Off the beaten path campervan travel in Shetland: Exploring Eshaness
Eshaness, often referred to as the wild west of Shetland, was a destination I had eagerly anticipated visiting during my Shetland campervan trip. Exploring remote and off-the-beaten path locations is one of the highlights of campervan travel for me, and the rugged coastline and cliffs of Eshaness perfectly fit the bill.
Eshaness is a must-visit for adventurers seeking rugged landscapes and the excitement of exploring remote destinations during a campervan trip in Shetland.
Situated in the northwestern part of the main island, Eshaness is about a 50-minute drive from Lerwick, Shetland’s largest town. The road to Eshaness offers picturesque views and passes through charming villages.
Along the way, I noticed the Braewick Café and Caravan Park, which would provide a convenient option for those looking to stay near Eshaness. The caravan park offers essential amenities such as electric hook-ups, showers, toilets, and stunning views.
Arriving at the Eshaness Lighthouse car park on a sunny morning, I found several other campervans already enjoying the views and embarking on walks. The carpark was spacious, level, and free, providing a safe place to leave my vehicle. However, it’s worth noting that there were no toilets available in the immediate area, so it’s important to plan accordingly if traveling by campervan without onboard facilities.
After parking my campervan, I settled in and brewed a cup of coffee, escaping the wind as I admired the Eshaness Lighthouse. This historic lighthouse, built on a volcanic cliff in 1929, offers an accommodation option for those seeking a unique overnight experience.
Excited to explore, I set off on the renowned Eshaness cliff-top walk, considered one of Shetland’s finest hikes. One of the great advantages of this walk is its flexibility; while the full route takes around three hours, it’s possible to choose how much you want to do. Even from the carpark area, there were impressive views of the 35-meter cliffs, so it’s possible to enjoy the stunning scenery without committing to the entire walk.
The geological features of Eshaness are remarkable, shaped by the forces of nature over time. Along the cliffs, various seabirds soared overhead, adding to the natural beauty of the surroundings. While I hoped to catch a glimpse of seals, otters or orcas, I wasn’t fortunate enough to spot them on this occasion!
The walk itself was relatively easy, with a flat and well-trodden path, including signposts for guidance. Along the way, I had the opportunity to visit landmarks such as Calder’s Geo, The Holes of Scraada, Da Grind o da Navir, and the Eshaness Broch. Among these, the Holes of Scraada stood out as a highlight, offering a dramatic sight that makes for a great photo opportunity.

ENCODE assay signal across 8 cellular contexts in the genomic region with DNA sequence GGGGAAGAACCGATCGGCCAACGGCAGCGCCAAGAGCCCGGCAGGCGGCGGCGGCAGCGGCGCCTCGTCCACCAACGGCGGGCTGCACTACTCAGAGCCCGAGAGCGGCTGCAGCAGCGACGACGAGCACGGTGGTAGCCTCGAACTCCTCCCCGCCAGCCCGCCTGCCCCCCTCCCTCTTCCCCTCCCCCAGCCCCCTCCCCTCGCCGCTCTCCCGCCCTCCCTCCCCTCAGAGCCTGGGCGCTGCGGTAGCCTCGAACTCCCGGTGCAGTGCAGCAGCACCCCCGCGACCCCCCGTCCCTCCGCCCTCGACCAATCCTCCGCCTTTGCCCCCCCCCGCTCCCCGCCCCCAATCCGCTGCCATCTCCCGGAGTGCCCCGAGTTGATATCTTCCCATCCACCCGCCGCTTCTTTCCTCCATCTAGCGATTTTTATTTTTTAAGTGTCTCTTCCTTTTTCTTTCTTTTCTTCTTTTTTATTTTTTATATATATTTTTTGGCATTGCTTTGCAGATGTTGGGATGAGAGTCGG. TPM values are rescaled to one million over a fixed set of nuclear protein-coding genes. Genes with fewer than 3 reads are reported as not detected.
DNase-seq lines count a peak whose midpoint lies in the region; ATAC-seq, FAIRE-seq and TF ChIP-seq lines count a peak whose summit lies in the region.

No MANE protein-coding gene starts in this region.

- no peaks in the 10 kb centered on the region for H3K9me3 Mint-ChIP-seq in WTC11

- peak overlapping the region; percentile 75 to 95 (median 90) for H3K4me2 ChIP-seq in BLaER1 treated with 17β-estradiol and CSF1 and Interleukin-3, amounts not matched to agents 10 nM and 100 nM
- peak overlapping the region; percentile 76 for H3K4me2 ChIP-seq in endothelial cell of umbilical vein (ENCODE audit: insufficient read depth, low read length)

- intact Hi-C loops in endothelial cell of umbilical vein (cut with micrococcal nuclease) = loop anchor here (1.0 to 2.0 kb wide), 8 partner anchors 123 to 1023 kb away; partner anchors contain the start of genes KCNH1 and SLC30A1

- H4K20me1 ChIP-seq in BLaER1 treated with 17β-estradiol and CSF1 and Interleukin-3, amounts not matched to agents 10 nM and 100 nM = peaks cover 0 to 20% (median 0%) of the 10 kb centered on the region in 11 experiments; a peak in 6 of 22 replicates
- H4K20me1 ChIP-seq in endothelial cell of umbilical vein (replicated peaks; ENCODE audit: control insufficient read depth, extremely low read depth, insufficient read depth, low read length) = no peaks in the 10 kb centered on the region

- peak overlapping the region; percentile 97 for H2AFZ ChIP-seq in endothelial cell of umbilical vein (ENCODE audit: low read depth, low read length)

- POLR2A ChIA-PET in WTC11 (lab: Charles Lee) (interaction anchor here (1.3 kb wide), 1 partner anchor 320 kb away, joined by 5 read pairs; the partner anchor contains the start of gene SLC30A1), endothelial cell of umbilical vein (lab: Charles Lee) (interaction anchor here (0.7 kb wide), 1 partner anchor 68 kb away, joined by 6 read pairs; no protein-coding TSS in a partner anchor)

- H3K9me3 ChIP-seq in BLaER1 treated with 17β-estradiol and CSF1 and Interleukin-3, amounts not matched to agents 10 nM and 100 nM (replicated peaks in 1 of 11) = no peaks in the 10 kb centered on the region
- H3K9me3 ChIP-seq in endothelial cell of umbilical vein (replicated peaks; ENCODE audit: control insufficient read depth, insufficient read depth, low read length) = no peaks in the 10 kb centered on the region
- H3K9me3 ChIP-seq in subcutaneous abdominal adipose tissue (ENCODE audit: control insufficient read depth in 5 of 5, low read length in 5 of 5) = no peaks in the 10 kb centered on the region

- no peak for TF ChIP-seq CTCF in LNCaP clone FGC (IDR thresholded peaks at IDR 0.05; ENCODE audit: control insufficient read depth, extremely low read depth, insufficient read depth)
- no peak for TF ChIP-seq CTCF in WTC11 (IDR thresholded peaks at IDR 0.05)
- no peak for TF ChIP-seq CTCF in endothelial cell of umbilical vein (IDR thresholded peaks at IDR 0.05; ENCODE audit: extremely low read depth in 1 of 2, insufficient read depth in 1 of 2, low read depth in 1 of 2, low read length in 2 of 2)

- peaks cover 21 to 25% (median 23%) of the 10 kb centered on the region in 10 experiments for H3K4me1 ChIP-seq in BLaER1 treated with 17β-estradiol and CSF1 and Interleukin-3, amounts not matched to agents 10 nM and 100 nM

During my visit to Eshaness, I encountered strong winds, prompting me to seek shelter in a ruin near the Eshaness Broch. There, I enjoyed a snack and took a moment to appreciate the sight of newborn lambs in the nearby fields. Their presence added to the charm of Eshaness, and I found myself appreciating the tranquility of the surroundings. It was a reminder of the simple joys and the peacefulness that nature can bring.
As I sat there, observing the beauty, I couldn’t help but feel a deep sense of gratitude for being able to experience such a remarkable place. Eshaness offered more than just stunning cliffs and breathtaking views – it provided an opportunity to disconnect from the hectic pace of life and reconnect with nature in its purest form.
After completing the walk, I returned to the carpark and spent a few hours in my campervan, appreciating the stunning views and had some conversations with fellow travellers in their motorhomes. It was great to connect with others who shared a love for campervan travel and to learn more about their experiences and motivations for exploring Shetland.
As lunchtime approached, I made my way to Brae, a small village in Shetland, known for Frankie’s fish and chips – the UK’s most northerly fish and chip shop. The crispy batter and perfectly cooked fish provided a satisfying end to my morning of exploration at Eshaness. If you find yourself in Shetland, don’t miss the opportunity to visit Frankie’s fish and chips in Brae.
Eshaness is a must-visit for adventurers seeking rugged landscapes and the excitement of exploring remote destinations during a campervan trip in Shetland. With its dramatic cliffs, incredible views, and untouched wilderness, Eshaness showcases the untamed beauty of Shetland and promises an unforgettable experience that will stay with you long after you’ve left.
Ruth Aisling is a Scottish content creator with a passion for adventure, campervan travel, and the great outdoors. You’ll often find her showcasing unique off-the-beaten-path destinations and inspiring others to explore. Discover more at www.instagram.com/ruthaisling